Sunday, 20 September 2015


This paper was written in October 2015 and is now out of date. The Government did not use any sleight of hand on the 2016 pension rates. They are set out in my uprating blog

Is the government planning to save money by changing the rules and trimming the new state pension by more than £3 a week?

Under the current triple lock rules the basic state pension - paid to those who reach pension age before 6 April 2016 - will rise by prices, earnings, or 2.5% whichever is the highest. Prices are measured by the September CPI to be published on 13 October. The most recent CPI was 0.0% and the next one is expected to be much the same.

The earnings rise is measured by the annual increase in pay across the whole economy from May to July 2014 compared with the same period in 2015. The final revised figure is published on 14 October. The preliminary May to July figure was published last week and showed an annual rise of 2.9%. If the final revised figure remains above 2.5% then under the triple lock that will be used to increase the basic state pension from April 2016.

A 2.9% rise would mean the basic state pension increased by £3.35 from £115.95 to £119.30 a week. That is not under threat.

Setting the new state pension
But the level of the new single tier state pension is more doubtful. It will be paid to people who reach state pension age from 6 April 2016 and will be considerably higher than the old basic state pension. One of its purposes is to reduce the number of pensioners who need means-tested benefits. So it will be set above the current level where means-tested help is paid.  

Pensioners can currently get a means-tested benefit called pension credit if their weekly income is below a certain amount. If it is below what is called the guarantee credit then their income is made up to that figure. For the last four years the guarantee credit has risen by the same cash amount as the basic state pension. So this year when the state pension rose by £2.85 to £115.95 the guarantee credit rose by the same cash amount to £151.20.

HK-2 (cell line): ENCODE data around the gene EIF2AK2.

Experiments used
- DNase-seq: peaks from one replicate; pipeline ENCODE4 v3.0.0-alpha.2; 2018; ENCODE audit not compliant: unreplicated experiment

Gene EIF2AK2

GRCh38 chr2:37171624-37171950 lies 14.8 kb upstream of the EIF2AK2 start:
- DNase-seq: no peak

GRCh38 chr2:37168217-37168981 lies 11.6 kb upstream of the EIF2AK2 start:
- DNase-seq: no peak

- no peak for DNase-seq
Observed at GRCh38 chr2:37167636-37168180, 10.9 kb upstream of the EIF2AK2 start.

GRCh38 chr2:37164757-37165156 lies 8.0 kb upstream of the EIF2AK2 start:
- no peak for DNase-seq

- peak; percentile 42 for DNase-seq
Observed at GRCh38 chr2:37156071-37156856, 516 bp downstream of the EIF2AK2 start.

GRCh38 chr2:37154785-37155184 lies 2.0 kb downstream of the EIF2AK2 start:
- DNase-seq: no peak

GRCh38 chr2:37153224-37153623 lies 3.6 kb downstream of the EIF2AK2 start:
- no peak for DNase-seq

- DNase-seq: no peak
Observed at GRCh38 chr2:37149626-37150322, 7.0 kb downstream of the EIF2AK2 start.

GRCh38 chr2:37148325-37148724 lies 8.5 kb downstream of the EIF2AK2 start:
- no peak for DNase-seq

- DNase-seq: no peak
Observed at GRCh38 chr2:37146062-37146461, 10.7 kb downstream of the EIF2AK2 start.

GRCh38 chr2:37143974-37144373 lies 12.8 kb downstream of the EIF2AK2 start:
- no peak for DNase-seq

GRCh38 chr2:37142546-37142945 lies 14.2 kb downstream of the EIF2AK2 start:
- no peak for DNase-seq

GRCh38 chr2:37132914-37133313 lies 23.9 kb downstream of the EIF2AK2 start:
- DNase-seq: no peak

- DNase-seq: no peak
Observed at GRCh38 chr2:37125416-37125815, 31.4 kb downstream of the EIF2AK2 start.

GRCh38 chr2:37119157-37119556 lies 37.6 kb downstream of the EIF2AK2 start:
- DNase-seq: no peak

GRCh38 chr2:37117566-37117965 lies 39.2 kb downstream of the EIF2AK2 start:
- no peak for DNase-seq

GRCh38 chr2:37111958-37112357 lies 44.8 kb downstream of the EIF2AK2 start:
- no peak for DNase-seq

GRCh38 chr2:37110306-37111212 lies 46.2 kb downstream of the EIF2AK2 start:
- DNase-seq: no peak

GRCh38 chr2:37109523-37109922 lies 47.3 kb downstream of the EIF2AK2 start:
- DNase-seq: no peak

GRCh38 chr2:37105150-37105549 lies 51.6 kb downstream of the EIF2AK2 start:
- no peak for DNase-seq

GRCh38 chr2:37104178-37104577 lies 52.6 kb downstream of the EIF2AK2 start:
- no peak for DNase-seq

The new state pension will be higher than the guarantee credit paid in April 2016. If the existing rules were followed then the guarantee credit would be raised by the same cash increase as the basic state pension. Adding £3.35 to £151.20 would raise the guarantee credit to £154.55. And so the new single tier state pension would have to be at least £154.60 a week.

But could the Government be about to change those long established rules? The rise in the current basic pension is protected by the triple lock agreed by the current government for the rest of this parliament.

The previous coalition government raised the guarantee element of pension credit by the same cash amount as the basic state pension. Under the law the guarantee credit has to rise with earnings. But because earnings rises were low it took the view that it would raise the guarantee element by more than the law provided for.

This government has never stated its policy on the guarantee credit. And it has decided that other means-tested benefits are either frozen or set to rise with inflation - which with the CPI currently at zero is the same thing. So the government could decide to freeze the guarantee pension credit at its present level of £151.20 for 2016/17. That would require a change in the law (specifically the Social Security Administration Act 1992, s.150A). If it took that course of action the new single tier state pension could be just 5p higher at £151.25 and still fulfil the pledge that it would keep most new pensioners off means-tested benefits.

A new attempt by DWP to explain the new state pension uses that figure in its explanation.

That would mean an effective £3.35 cut compared with the level of the new state pension calculated under current rules.

It would not break any guarantees given by this government. It would go some way to answer the critics who say all the cuts are currently being borne by younger households. And it would contribute hundreds of millions of pounds savings to help deliver the £20 billion cuts which the Government says are needed to balance the budget by 2019/20.

The actual level of the basic state pension, pension credit, and the new single tier pension will be announced with or shortly after the Autumn Statement, expected on 25 November.

11 October 2015
vs. 1.03